How to use it?

Well, all you need to do is open the terminal and type

sudo ubuntu-drivers autoinstall sit back, wait for it to finish and reboot. That’s all to it.

There’s also ubuntu-drivers devices if you want to see the drivers available, you can choose what to install with apt-get install [package name]

Samba, why are you so awful?

If you have ever had the privilege of working with samba you must know that it’s one of the most rage-inducing software available in linux. To us the casual users of it.

I’ve been wanting to share data back to my netbook. So one of the reasons I chose Ubuntu was because everything is easy to set up, right? Well, I guess Ubuntu 15.04 samba is still a nightmare.

It doesn’t make me happy that while I google the notification I get there’s an insane amount of posts regarding samba.

Why in 2015 do we still have samba troubles? Heck, my configuration file is incredibly straightforward, and yet I have to waste 2-3 hours of my life fighting with inane notifications.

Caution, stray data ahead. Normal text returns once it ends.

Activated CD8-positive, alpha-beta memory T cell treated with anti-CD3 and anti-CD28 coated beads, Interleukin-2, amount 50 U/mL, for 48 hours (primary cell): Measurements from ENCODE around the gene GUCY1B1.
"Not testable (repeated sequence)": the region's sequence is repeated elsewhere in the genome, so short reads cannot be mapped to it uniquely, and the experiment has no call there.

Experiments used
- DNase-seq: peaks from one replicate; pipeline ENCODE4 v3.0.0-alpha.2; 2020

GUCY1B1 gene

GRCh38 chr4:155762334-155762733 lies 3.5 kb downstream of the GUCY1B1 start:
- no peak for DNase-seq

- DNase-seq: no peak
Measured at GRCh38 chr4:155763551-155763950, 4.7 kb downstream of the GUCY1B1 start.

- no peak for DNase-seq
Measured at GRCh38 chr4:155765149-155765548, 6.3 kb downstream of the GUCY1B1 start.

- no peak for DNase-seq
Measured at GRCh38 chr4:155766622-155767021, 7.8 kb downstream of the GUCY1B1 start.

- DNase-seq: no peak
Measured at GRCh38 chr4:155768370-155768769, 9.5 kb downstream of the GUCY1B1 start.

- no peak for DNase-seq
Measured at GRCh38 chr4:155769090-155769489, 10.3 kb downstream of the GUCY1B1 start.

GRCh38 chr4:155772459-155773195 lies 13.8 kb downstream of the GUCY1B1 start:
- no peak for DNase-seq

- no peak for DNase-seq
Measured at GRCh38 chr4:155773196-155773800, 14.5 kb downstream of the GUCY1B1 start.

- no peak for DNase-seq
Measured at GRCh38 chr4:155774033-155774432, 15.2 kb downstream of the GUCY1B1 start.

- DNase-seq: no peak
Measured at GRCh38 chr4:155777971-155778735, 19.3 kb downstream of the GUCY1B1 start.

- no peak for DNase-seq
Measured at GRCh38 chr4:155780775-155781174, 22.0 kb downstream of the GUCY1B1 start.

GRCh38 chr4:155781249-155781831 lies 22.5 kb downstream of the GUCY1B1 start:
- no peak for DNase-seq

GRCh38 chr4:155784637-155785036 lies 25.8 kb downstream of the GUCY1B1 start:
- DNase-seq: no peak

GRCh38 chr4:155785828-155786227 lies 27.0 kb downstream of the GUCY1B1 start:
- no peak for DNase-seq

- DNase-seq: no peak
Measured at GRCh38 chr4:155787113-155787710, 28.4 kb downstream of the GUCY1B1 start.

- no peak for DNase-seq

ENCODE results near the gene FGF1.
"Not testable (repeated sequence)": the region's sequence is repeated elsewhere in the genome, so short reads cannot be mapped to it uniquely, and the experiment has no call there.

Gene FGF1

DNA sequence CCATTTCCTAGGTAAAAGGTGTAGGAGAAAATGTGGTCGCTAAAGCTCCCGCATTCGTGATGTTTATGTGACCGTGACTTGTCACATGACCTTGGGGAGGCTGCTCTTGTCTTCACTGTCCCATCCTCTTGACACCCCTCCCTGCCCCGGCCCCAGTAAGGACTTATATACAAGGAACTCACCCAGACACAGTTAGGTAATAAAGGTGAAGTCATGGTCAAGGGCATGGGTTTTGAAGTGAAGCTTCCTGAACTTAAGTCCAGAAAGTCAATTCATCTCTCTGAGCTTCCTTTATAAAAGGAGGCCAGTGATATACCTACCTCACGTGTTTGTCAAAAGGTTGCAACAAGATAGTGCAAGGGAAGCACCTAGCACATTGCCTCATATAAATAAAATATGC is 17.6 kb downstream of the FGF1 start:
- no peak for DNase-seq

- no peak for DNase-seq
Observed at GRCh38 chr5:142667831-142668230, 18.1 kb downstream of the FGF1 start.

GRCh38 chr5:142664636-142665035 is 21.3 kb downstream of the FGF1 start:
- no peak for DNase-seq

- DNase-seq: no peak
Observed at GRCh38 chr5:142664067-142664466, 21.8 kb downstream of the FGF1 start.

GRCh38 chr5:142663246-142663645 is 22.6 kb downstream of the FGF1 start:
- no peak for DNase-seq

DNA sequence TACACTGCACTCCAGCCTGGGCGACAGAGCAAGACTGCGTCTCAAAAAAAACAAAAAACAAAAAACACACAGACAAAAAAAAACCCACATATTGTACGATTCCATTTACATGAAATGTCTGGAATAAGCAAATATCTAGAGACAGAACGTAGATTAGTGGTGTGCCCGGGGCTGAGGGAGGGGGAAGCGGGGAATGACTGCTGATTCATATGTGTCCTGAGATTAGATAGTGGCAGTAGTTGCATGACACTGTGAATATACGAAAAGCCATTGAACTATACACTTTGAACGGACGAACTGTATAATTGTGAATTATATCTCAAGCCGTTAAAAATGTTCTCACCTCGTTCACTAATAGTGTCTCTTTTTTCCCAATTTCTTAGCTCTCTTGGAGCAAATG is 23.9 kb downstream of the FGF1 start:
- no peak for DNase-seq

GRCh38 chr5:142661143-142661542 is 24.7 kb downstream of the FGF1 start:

Thing is, if I go to samba mailing list most veterants will go “it works for me”, or “that’s weird last time I used it worked”.

I guess I’ll go ahead and set up a NFS, at least setting it up doesn’t have any tricks.

Hello, Ubuntu 15.04 (Vivid Vervet)!

Hey! I haven’t done much on my end these days. I’m almost done with this trimester and I have to take care of my finals first than dabble in code. I do plan on keeping my little journal writing my progress and all.

Anyway, I upgraded to Ubuntu 15.04 (from 14.10). What can I say? I like to live dangerously. It was sort of rough mostly because there’s a bit of a priority problem, somehow some packages requires systemd to be installed but for some reason apt didn’t detect that small priority. Which is weird, but whatever I just did a apt-get install systemd systemd-sysv and it set up all the packages needing it.

I knew that the dist-upgrade wasn’t done though. I expected a total of 2 hours for my desktop to finish upgrading. I called apt-get dist-upgrade once again and off it went unpackaging everything it could.

So while I waited I played Triple Town which is a little casual game. And since I suffer from insomnia it’s pretty much a good time killer.

Triple Town